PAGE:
Kashmir: Civilians allege army going door-to-door to collect their details, claim privacy breach | india-news | Hindustan Times
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Kashmir: Civilians allege army going door-to-door to collect their details, claim privacy breach

Civilians claimed soldiers were going to homes and collecting information such as names, number of family members, their ages, and so on. The army, which has been battling militants in Kashmir, said it conducts such surveys in civilian areas close to their camps.

india Updated: May 08, 2017 21:29 IST
Ashiq Hussain
Jammu and Kashmir

Army soldiers conducting a search operation in Shopian district of South Kashmir on May 4, 2017, after receiving a tip off about militant movement in the area. (PTI Photo)

Residents of south Kashmir’s Bijbehara area, the ancestral base of chief minister Mehbooba Mufti, alleged that soldiers from a Rashtriya Rifles unit were visiting households and collecting details of the people living there, including toddlers and infants.

The soldiers put a sign on the door of the house after gathering the information.

The people are not happy with the door-to-door survey, saying the exercise was intimidating and breached their privacy.

“Soldiers have been coming and asking minute details such as the number of family members, their names, occupation, age, gender and all other things, village after village in the area,” said a resident of Bijbehara in Anantnag district.

Security agencies are known to conduct such drives in civilian areas close to their camps.

In March, Rashtriya Rifles troopers deployed in an area in north Kashmir’s Sopore apparently did a similar exercise, offending the locals.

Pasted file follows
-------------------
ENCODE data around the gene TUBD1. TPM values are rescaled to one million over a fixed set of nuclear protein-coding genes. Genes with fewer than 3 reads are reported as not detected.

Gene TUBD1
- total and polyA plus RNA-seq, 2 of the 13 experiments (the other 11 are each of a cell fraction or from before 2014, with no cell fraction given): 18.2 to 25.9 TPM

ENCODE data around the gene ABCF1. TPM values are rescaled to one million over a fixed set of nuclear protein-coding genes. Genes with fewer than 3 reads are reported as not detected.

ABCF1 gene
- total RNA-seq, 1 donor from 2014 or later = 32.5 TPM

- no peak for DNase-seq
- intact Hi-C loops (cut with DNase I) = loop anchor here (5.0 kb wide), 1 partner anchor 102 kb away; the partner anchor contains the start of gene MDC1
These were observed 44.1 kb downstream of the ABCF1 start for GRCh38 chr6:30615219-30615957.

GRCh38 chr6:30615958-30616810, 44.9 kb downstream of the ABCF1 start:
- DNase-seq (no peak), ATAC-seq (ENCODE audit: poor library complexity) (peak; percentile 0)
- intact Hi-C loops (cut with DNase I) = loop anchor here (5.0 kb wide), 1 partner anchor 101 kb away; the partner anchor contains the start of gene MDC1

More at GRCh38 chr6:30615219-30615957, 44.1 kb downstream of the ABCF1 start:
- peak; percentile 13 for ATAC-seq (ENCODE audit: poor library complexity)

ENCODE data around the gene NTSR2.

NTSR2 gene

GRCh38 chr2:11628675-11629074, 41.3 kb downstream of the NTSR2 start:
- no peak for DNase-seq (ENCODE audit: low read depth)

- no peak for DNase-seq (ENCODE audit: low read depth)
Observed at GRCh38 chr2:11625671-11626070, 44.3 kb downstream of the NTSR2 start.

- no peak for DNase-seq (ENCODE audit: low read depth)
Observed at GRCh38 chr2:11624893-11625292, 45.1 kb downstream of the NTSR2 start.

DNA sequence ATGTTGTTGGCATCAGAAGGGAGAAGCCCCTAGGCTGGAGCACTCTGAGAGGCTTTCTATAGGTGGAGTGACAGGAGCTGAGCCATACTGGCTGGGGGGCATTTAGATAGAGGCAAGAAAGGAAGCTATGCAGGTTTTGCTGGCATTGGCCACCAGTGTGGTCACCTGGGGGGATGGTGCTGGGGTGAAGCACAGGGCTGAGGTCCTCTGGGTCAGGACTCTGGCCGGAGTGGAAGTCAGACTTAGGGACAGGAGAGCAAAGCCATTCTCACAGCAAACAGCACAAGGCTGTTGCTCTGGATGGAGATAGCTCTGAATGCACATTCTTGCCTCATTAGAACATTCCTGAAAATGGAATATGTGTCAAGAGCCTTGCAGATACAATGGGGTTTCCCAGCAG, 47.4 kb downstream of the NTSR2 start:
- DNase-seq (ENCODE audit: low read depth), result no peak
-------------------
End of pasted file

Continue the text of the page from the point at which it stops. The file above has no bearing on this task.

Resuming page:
Jammu and Kashmir police were criticized in February 2016 for a survey in Srinagar, in which people were asked to fill out a form giving details about their religion, sect, and whether the family has any links with militants.

An army officer defended such exercises as “routine” and conducted occasionally by army units to know their neighbours.

“The army maintains a general record of people living around camps and it is updated regularly. It is being done in consultation with the civil administration. The survey helps when something (untoward) happens,” he said.

Local newspaper Rising Kashmir quoted residents of New Colony in Bijbehara town as saying that the soldiers told them the survey was conducted on behalf of the revenue department.

The Anantnag deputy commissioner couldn’t be contacted for comments, but additional development commissioner and tehsildar said they were not aware of the survey.

Military spokesman Rajesh Kalia didn’t confirm or deny the exercise, saying he would ascertain from the men on the ground.

The alleged drive in Bijbehara follows last Thursday’s anti-insurgency door-to-door search with around 4,000 troops, helicopters and drones in south Kashmir’s Shopian district — the biggest combing mission against militants for more than a decade.